Fly Geyser has to be one of the most otherworldly things I’ve ever seen (though I have yet to visit).
It’s hard to believe something this beautiful exists at all, let alone that it could have been created by humans.
To be fair, it was all an accident…
Back in 1964, while doing a bit of exploratory drilling along the edge of Nevada’s Hualapai Geothermal Flats, workers accidentally created the geyser and either decided to leave it uncapped, or just didn’t do a very good job of capping it. Either way, water kept spewing out, and it hasn’t stopped since.
Over time, the minerals accumulated to form the structure that you see in the photos, and the colors come from the thermophilic algae, a microorganism that loves really hot temperatures and is a common sight at most geysers.
And the constant stream of mineral-imbued water means that the structure surrounding the geyser is always evolving:
There are a few other manmade geysers near Fly Geyser.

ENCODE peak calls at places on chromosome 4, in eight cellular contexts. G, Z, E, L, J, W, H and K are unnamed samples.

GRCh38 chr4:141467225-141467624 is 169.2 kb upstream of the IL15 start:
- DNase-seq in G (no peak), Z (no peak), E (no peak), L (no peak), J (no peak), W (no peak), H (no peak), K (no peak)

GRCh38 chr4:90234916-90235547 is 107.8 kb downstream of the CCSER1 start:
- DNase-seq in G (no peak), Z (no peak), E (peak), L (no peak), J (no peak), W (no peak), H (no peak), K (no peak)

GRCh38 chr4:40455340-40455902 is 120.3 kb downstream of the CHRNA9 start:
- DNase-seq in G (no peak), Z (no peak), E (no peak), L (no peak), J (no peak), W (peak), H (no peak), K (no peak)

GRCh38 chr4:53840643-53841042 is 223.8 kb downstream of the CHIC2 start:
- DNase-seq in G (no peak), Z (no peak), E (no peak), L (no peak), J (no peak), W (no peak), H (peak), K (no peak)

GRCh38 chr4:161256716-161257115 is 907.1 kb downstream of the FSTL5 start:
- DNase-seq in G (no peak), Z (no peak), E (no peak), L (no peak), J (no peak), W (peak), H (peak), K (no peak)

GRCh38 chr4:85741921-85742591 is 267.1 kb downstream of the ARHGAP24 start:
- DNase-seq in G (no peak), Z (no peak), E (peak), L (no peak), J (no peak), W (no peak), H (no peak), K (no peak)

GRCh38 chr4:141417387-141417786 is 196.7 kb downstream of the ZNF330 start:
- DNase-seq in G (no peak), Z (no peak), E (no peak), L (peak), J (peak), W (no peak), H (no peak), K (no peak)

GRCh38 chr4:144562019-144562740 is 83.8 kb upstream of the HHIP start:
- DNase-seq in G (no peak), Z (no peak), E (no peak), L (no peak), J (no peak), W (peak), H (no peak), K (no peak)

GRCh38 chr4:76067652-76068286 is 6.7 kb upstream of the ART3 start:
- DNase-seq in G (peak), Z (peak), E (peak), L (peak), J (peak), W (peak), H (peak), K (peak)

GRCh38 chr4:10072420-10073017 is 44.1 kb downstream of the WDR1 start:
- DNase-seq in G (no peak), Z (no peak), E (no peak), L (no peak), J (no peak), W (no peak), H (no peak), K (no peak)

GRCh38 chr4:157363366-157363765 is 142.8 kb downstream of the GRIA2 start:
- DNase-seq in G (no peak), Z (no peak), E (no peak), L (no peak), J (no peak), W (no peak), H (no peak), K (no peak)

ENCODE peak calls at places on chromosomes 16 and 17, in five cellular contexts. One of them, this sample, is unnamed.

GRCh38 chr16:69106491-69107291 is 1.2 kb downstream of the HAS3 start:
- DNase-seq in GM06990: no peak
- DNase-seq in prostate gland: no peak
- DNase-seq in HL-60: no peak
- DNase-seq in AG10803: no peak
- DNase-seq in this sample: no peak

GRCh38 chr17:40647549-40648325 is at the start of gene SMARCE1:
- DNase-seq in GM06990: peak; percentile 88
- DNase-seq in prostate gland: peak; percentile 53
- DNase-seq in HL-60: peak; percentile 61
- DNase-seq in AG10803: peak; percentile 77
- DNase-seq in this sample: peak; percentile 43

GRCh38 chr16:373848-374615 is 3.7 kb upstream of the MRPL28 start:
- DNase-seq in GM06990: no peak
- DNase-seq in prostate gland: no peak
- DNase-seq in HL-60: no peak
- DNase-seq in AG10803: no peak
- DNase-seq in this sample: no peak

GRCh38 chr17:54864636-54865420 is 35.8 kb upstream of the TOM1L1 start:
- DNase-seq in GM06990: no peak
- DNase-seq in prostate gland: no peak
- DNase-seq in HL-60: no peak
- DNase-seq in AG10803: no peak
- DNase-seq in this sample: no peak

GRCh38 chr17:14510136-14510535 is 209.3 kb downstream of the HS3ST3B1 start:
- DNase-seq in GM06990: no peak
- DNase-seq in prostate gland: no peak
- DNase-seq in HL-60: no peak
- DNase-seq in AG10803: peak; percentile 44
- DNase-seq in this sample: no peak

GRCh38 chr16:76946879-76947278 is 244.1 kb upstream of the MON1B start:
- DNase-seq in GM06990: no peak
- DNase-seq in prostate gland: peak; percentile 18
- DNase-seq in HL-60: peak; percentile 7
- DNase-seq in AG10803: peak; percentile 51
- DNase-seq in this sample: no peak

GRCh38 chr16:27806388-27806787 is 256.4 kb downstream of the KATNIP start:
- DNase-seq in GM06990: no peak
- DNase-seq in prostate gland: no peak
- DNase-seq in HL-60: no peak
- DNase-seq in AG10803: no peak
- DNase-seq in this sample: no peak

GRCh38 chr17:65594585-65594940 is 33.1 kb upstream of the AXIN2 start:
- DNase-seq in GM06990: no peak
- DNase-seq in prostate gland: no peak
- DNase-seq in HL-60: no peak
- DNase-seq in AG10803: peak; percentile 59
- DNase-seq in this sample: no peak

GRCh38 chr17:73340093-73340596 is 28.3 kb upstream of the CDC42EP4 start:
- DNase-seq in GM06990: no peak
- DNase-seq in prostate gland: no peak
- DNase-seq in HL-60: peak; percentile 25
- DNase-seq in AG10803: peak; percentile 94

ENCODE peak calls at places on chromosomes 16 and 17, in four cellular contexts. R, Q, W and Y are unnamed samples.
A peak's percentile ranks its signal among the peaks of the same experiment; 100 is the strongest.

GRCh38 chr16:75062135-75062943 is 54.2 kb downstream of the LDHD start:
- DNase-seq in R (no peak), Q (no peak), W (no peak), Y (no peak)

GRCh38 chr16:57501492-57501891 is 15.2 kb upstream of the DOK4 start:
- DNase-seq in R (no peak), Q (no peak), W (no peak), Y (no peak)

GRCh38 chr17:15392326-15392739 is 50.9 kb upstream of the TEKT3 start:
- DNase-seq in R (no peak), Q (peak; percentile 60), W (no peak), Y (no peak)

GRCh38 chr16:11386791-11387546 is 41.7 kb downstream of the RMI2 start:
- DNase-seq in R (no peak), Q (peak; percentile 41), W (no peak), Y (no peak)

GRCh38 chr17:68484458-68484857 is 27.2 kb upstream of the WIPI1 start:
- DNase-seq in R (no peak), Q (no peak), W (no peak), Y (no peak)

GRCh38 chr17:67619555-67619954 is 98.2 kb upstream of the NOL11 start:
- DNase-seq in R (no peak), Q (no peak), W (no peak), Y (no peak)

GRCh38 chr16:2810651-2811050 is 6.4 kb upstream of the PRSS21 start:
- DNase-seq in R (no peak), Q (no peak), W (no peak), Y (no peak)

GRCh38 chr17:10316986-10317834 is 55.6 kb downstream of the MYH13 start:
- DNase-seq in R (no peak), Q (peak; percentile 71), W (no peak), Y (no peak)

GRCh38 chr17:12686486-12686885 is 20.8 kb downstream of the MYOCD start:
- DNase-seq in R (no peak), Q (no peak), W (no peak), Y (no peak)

In fact, one that was created in 1917 had grown to over 12 feet – but it actually stopped flowing when those workers drilled the hole that created the Fly Geyser.
Check out the video below if you’d like to learn more and/or gawk at more geyser porn:
Sadly, Fly Geyser isn’t currently open to the public, as it sits on private land that was purchased in 2016 by the organization that runs Burning Man.
But, aside from serving as a year-round headquarters for the festival, the organization says it also plans to invite the public in for nature hikes and tours (while also inviting them to ‘contribute’ to the site’s future).
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